By Janey Saving
Athens Messenger: front page
February 8, 2000
NELSONVILLE, OHIO – Nelsonville-York High School students have published the second issue of Lockdown, an independent publication featuring articles and commentaries written by students.
A total of 170 copies of Lockdown were distributed after school Monday. A large crowd of supporters was on hand to distribute the publication from a site on private property located across the street from Nelsonville-York High School.
Devin Aeh, a senior and major contributor to the publication, believes in the First Amendment rights which compelled her to compile the second edition.
School officials had threatened disciplinary action against the students if another issue was published. Officials could not be reached for comment Monday afternoon.
The second issue focuses on school issues affecting students on a daily basis. In addition, it addresses a controversy that occurred when the first edition was published in October.
An article in the first edition was written by a student opposed to having to attend pep assemblies designed to promote school spirit in anticipation of weekly football games. The writer, Jacob Thomas, questioned why he must attend a pep assembly and yell for people in his class.
He wrote, “They think they are better than me because they get to wear a uniform with a number on it. (I am only saying this one time, if I get stuck at another one of those blank, blank assemblies, I will be wearing an orange jump suit with a number on it too).”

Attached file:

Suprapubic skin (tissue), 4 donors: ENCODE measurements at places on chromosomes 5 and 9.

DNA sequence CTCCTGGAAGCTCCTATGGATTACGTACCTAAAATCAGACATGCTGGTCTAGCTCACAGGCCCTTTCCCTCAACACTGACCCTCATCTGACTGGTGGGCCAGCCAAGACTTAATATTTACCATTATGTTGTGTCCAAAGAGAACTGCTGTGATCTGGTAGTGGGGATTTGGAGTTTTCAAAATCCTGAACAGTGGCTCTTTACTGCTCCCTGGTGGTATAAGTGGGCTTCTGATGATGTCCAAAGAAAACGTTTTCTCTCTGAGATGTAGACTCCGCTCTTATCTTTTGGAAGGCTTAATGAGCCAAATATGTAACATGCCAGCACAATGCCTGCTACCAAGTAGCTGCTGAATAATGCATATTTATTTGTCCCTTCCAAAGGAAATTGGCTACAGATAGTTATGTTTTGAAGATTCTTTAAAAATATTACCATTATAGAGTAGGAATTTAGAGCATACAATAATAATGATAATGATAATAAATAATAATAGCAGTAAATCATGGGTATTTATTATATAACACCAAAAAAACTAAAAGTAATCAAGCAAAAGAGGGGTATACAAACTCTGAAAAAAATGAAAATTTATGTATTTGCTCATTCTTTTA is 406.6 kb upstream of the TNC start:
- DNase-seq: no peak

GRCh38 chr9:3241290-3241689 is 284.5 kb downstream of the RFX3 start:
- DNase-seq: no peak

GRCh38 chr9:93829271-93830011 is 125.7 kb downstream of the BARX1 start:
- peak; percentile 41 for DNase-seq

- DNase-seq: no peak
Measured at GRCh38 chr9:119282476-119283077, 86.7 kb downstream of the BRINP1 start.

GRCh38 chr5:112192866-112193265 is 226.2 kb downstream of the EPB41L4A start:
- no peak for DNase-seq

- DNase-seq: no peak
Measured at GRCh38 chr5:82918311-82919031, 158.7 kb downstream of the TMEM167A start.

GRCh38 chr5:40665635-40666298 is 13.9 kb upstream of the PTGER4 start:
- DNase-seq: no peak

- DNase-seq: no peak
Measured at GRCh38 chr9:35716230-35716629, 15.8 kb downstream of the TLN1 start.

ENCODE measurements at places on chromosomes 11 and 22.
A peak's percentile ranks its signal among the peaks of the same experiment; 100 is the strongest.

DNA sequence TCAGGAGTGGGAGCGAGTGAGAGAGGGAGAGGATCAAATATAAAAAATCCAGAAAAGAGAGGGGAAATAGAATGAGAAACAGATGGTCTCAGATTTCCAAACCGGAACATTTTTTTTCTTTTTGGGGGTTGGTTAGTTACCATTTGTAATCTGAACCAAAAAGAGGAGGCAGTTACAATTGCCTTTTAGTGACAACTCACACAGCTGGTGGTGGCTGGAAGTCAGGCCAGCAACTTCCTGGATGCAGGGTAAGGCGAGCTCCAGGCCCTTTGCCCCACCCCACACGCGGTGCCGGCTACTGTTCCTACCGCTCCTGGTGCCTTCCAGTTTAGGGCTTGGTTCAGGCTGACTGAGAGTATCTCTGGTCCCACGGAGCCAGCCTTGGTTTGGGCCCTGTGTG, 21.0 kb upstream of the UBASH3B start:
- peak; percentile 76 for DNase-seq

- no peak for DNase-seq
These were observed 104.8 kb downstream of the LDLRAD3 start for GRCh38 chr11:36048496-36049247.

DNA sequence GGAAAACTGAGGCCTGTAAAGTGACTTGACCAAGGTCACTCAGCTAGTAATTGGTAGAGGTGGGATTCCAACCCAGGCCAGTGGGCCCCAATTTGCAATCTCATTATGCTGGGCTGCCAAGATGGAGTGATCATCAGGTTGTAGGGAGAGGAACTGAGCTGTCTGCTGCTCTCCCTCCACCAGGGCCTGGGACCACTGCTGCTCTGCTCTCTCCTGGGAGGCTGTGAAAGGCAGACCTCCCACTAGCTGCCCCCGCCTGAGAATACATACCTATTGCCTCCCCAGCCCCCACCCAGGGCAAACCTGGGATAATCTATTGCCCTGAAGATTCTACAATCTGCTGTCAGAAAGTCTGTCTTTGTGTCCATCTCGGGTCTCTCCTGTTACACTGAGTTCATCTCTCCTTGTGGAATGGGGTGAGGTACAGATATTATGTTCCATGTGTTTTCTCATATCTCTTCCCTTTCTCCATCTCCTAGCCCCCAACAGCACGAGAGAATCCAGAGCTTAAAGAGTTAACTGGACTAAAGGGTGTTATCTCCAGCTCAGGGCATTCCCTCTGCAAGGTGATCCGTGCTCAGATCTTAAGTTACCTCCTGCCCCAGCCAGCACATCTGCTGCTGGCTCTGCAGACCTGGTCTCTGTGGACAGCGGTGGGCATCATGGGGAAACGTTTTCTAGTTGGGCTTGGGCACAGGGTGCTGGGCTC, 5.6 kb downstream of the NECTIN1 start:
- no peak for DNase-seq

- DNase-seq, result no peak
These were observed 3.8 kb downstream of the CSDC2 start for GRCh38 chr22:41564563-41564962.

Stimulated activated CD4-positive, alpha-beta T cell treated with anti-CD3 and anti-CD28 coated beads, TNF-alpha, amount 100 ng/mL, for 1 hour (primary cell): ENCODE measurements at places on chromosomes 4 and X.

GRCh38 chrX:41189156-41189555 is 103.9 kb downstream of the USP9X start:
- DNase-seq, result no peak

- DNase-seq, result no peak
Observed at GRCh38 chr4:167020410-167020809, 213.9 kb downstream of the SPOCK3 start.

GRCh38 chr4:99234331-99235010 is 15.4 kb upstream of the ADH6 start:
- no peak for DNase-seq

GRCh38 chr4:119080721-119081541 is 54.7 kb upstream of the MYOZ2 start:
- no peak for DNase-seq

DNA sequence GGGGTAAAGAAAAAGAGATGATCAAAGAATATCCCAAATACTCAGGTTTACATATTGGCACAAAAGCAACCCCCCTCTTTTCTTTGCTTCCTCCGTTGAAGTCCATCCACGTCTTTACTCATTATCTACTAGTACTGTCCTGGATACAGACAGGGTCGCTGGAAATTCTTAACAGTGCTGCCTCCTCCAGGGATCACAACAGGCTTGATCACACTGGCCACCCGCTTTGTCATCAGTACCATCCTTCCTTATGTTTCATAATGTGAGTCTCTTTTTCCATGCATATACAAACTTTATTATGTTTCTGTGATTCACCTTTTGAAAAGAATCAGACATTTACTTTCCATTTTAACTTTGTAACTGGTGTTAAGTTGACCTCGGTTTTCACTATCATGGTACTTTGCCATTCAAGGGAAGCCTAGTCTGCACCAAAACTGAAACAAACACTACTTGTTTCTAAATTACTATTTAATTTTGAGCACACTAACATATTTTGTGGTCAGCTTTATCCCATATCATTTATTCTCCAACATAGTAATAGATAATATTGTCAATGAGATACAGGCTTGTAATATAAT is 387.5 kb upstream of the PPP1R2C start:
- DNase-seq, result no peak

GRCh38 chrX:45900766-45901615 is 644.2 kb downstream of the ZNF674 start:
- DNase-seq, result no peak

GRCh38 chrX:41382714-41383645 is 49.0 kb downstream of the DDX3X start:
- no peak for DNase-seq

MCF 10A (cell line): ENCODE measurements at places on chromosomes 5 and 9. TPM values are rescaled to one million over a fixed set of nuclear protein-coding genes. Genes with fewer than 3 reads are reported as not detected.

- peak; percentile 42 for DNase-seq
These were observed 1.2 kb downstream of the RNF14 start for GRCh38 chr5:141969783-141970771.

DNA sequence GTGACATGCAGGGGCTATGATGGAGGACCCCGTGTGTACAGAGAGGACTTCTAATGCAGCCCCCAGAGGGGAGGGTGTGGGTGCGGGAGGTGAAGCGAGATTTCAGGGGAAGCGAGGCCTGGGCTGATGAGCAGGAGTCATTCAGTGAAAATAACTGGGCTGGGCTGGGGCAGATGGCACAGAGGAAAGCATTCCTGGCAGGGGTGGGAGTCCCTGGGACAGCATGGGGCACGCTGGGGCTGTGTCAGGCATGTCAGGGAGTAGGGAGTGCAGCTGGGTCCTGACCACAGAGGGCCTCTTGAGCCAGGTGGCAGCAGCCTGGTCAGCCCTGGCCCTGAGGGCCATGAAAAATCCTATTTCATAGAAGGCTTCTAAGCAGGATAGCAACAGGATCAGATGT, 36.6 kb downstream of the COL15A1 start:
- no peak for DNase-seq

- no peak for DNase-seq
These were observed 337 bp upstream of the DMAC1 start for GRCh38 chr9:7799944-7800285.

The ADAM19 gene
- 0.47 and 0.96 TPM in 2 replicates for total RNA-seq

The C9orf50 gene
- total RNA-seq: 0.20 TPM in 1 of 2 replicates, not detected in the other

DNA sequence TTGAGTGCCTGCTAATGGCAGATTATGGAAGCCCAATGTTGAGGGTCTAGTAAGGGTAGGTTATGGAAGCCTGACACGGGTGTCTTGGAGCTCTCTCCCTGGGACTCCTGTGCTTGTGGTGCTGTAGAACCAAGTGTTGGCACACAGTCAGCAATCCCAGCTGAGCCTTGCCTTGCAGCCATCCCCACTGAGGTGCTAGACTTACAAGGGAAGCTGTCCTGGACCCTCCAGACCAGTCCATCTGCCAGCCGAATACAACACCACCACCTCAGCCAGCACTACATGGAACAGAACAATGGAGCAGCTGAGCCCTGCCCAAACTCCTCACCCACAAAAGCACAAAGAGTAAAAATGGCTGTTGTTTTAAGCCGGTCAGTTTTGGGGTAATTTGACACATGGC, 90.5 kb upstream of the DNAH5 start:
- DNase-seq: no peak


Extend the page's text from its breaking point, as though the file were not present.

This message was interpreted differently by both students and staff members. Apparently the content of the article was taken out of context and allegedly a note was circulated stating that anyone who was wearing orange on the day of the assembly was a primary target for violence.
The rumor led to increased absenteeism at the high school, as well as the elementary school which is part of the Nelsonville-York School educational complex located in Buchtel.
At a Nov. 2 school board meeting, the board members, along with Superintendent Tom Gumpf, addressed a large crowd that turned out for the meeting to discuss the rumors that had escalated to the point of causing fear among many students and parents.
Aeh wanted to distribute a second issue of the publication immediately to address what she believes was totally misunderstood and misinterpreted. However, according to Aeh, Principal Tim Flesher threatened her with suspension if she printed another issue.
A straight-A student at the top of her class, Aeh said she was fearful of losing her valedictorian status if she was expelled from school, so she consulted an attorney before completing the second issue of the newspaper.
Members of Free Student Press, a group dedicated to educating students on how the First Amendment applies to them in public schools and promoting independent student publishing as a way for students to make their voices heard, issued a news release at Monday’s distribution.
Officials with the Free Student Press, made up primarily of Ohio University students, said they believe that freedom of speech is essential to American democracy. When school officials deny students this fundamental right, they are doing individual students and overall society a great disservice.
Raymond Vasvari, state legal director of the Ohio American Civil Liberties Union and Aeh’s attorney, said that the students were within their First Amendment right to publish and distribute the newspaper.